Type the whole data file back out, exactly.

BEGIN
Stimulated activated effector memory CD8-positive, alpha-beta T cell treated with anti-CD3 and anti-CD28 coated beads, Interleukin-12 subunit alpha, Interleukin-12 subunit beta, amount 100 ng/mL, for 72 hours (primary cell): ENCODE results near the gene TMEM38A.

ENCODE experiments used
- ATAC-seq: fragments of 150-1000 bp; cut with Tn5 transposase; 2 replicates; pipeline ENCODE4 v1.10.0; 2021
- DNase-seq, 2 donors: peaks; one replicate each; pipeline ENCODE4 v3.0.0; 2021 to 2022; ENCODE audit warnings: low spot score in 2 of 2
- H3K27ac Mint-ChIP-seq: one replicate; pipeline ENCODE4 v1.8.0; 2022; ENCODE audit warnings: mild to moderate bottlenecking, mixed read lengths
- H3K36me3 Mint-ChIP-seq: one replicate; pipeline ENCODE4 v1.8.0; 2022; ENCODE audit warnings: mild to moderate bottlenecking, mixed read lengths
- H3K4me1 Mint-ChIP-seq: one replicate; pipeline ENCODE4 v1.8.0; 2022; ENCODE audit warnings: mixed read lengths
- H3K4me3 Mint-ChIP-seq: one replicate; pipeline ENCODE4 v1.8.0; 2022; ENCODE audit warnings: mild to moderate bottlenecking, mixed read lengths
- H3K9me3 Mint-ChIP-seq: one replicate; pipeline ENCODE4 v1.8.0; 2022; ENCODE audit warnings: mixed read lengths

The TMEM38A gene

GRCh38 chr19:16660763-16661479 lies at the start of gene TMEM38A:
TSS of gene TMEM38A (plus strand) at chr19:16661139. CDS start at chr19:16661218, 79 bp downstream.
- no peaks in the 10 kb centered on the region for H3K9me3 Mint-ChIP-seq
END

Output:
Stimulated activated effector memory CD8-positive, alpha-beta T cell treated with anti-CD3 and anti-CD28 coated beads, Interleukin-12 subunit alpha, Interleukin-12 subunit beta, amount 100 ng/mL, for 72 hours (primary cell): ENCODE results near the gene TMEM38A.

ENCODE experiments used
- ATAC-seq: fragments of 150-1000 bp; cut with Tn5 transposase; 2 replicates; pipeline ENCODE4 v1.10.0; 2021
- DNase-seq, 2 donors: peaks; one replicate each; pipeline ENCODE4 v3.0.0; 2021 to 2022; ENCODE audit warnings: low spot score in 2 of 2
- H3K27ac Mint-ChIP-seq: one replicate; pipeline ENCODE4 v1.8.0; 2022; ENCODE audit warnings: mild to moderate bottlenecking, mixed read lengths
- H3K36me3 Mint-ChIP-seq: one replicate; pipeline ENCODE4 v1.8.0; 2022; ENCODE audit warnings: mild to moderate bottlenecking, mixed read lengths
- H3K4me1 Mint-ChIP-seq: one replicate; pipeline ENCODE4 v1.8.0; 2022; ENCODE audit warnings: mixed read lengths
- H3K4me3 Mint-ChIP-seq: one replicate; pipeline ENCODE4 v1.8.0; 2022; ENCODE audit warnings: mild to moderate bottlenecking, mixed read lengths
- H3K9me3 Mint-ChIP-seq: one replicate; pipeline ENCODE4 v1.8.0; 2022; ENCODE audit warnings: mixed read lengths

The TMEM38A gene

GRCh38 chr19:16660763-16661479 lies at the start of gene TMEM38A:
TSS of gene TMEM38A (plus strand) at chr19:16661139. CDS start at chr19:16661218, 79 bp downstream.
- no peaks in the 10 kb centered on the region for H3K9me3 Mint-ChIP-seq